Yuji Naka, probably best known for his creation of Sonic the Hedgehog, returns with development studio Prope to deliver a game that has been over 5 years in the making. Rodea the Sky Solider started life as a Wii game, but due to publishing issues, was shelved. The game was picked up again and ported to both the Wii U and 3DS, as well as releasing the Wii version as a bonus to the Wii U game. We’re reviewing the Wii U version.
Saying that, when we loaded up the game, we weren’t sure whether it was the Wii U or Wii version, simply because the graphics looked horrendous, even by the Wii U’s standards. Rodea the Sky Solider looks like a game that came out on the PS2, which 2015, is entirely unacceptable. It shows very little love was put into the port and quite frankly shows laziness from the developer. It’s not like the quality is rescued on the gamepad screen either, as you’ll either get a screen with just the logo or a side-character looking back at you, like you’re in some form of awkward stand-off. Oh and the framerate dips are frequent. Very frequent.
Not that the graphics are the worse problem, more-so that you’ll spend most of the time not being able to see them, as the camera seems to have been programmed by a 5 year old. You’re constantly in an uphill battle against the camera, trying to shift it so that you can see what you’re doing, which usually leads to some narrow escapes or just your frustrating death. This also makes the fiddly controls even harder to get used to. Basically, it’s “A” to jump and fly, with the right stick to aim and “control” the camera, with “B” being your attack button. It’s simple, but a little crammed together, with one button being responsible for many actions, which continues to show the lack optimization in the port to Wii U.
The story itself is aimed at a young audience, with you playing as Rodea, a robot solider who has to protect Garuda from the evil forces of Emperor Geardo. While Rodea succeeds (although it’s not overly clear) he gets sent to the desert where he falls into disrepair. 1000 years later, Rodea is repaired by Ion, one of the world’s most annoying side characters, who is a bit haphazard. Conveniently, Geardo also returns with his army and so Rodea sets off to fight the swarms of enemies, this time equipped with heavy bouts of amnesia. The plot is rather generic, told in a rather generic fashion complete with cheesy dialogue that makes poor attempts to conduct what it thinks is humour.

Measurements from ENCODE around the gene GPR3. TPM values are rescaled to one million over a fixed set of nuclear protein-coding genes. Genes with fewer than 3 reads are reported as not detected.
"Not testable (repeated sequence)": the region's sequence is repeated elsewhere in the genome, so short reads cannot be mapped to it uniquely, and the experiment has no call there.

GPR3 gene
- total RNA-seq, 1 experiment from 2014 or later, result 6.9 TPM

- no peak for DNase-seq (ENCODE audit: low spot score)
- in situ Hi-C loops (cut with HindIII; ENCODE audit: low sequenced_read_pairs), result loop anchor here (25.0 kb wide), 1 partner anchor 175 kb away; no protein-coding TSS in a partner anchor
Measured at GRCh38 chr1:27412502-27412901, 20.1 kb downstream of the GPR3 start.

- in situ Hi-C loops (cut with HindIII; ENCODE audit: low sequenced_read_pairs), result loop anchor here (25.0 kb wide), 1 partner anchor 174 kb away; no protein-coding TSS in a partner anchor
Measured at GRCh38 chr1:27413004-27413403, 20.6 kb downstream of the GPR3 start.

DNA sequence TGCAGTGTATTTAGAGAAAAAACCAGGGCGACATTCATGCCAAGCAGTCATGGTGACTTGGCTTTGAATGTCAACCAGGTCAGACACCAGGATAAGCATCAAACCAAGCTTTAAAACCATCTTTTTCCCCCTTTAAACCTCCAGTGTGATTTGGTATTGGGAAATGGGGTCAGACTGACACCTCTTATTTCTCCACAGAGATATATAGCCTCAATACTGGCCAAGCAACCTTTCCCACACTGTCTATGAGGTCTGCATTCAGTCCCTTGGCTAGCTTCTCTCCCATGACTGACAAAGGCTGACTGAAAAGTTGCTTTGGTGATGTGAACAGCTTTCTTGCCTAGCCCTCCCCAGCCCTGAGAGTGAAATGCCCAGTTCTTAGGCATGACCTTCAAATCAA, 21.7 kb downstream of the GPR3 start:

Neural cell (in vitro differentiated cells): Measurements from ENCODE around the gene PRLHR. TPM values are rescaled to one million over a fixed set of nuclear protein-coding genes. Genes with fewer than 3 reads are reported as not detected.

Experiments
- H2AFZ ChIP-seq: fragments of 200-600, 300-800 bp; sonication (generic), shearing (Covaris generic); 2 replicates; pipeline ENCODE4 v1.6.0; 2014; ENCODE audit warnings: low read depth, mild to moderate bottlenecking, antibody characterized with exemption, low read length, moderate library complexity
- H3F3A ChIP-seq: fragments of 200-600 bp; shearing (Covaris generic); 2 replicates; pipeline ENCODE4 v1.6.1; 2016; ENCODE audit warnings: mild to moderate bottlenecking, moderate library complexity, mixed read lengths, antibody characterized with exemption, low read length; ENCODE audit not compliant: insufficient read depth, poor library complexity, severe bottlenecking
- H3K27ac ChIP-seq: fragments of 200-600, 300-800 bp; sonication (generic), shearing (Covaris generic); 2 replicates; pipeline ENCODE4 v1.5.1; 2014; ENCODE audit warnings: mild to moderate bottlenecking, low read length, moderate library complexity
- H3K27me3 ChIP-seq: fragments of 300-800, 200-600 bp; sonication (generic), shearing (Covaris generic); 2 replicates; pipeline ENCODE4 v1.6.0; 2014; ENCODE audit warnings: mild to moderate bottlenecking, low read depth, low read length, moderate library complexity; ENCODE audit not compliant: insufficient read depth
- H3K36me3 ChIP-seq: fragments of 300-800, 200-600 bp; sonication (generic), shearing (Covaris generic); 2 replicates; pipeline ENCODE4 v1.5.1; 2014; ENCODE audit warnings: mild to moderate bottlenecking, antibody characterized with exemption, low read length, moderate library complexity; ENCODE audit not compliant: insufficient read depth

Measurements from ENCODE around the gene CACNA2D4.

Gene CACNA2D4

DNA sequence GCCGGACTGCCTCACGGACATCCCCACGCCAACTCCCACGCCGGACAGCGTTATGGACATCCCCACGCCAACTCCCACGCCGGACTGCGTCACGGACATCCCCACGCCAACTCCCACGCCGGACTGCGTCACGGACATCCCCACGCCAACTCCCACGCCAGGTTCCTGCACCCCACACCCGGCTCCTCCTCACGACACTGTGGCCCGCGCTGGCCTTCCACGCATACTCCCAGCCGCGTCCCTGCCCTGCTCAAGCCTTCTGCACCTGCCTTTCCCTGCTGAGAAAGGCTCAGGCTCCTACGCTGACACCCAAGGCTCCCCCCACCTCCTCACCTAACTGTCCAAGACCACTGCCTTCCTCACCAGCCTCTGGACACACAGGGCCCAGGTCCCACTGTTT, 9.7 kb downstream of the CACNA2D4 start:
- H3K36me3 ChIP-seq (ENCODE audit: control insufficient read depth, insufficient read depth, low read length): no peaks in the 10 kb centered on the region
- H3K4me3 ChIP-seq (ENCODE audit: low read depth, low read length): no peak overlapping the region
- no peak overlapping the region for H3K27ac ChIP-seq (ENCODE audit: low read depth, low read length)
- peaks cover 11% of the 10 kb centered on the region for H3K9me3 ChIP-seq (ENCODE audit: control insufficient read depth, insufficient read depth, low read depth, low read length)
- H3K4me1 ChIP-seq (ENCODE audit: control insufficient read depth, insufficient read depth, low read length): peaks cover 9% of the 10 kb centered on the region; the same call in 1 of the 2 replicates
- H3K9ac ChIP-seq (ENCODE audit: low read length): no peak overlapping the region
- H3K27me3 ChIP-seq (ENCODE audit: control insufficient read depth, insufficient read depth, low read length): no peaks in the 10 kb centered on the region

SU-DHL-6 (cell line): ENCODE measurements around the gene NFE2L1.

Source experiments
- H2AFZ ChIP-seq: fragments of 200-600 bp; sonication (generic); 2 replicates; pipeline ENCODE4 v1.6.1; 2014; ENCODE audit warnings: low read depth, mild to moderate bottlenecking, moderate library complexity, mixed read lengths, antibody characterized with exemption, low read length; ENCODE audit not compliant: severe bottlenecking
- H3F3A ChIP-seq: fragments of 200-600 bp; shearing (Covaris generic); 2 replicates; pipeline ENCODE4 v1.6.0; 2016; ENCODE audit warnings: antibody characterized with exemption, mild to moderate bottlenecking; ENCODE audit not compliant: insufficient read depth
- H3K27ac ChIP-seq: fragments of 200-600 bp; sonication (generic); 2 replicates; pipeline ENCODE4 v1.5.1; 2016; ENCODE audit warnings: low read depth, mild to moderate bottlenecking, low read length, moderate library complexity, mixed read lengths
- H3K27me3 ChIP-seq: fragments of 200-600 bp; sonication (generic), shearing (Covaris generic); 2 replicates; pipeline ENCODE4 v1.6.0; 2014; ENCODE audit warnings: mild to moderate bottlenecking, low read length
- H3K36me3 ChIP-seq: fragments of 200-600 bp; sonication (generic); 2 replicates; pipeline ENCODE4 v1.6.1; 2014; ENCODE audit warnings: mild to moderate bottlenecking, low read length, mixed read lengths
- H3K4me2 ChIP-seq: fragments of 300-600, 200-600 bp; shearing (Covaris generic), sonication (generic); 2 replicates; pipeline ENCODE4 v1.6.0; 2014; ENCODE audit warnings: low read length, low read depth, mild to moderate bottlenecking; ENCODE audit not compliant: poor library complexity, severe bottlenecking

The game does have one thing that shines though, and it’s the upgrade system for both Rodea and his weapons. As you beat enemies, they drop parts which you can collect. These then can be used to upgrade armour, speed and the amount of damage you dish out, as well as things like ammo storage improvements. It’s a basic system, but in this game, it’s a godsend and seems to be the most thought out system in the game. This does add a level of replayability, as does beating you score on each level and collecting the legacy medals that are hidden throughout the 24 or so levels that Rodea the Sky Solider has to offer, not that I can see why you’d put yourself through that though.
The soundtrack is another bright point in the game, with catchy music that fits the environments well without sounding generic. This is marred by the fact that the sound effects have been programmed into the game by the same child who programmed the camera. The sound effects are considerbly louder than the rest of the audio, meaning you can’t sit with the TV remote less than meter away, otherwise you run the risk of being randomly deafened by a collectable or an enemy. It’s a real shame, and again, is something that shouldn’t be happening in games that are released in 2015.
Yuji Naka proves that once again, his name is not a byword for quality, which is a shame because Rodea the Sky Solider has some amazing ideas that are ultimately, poorly implemented at best.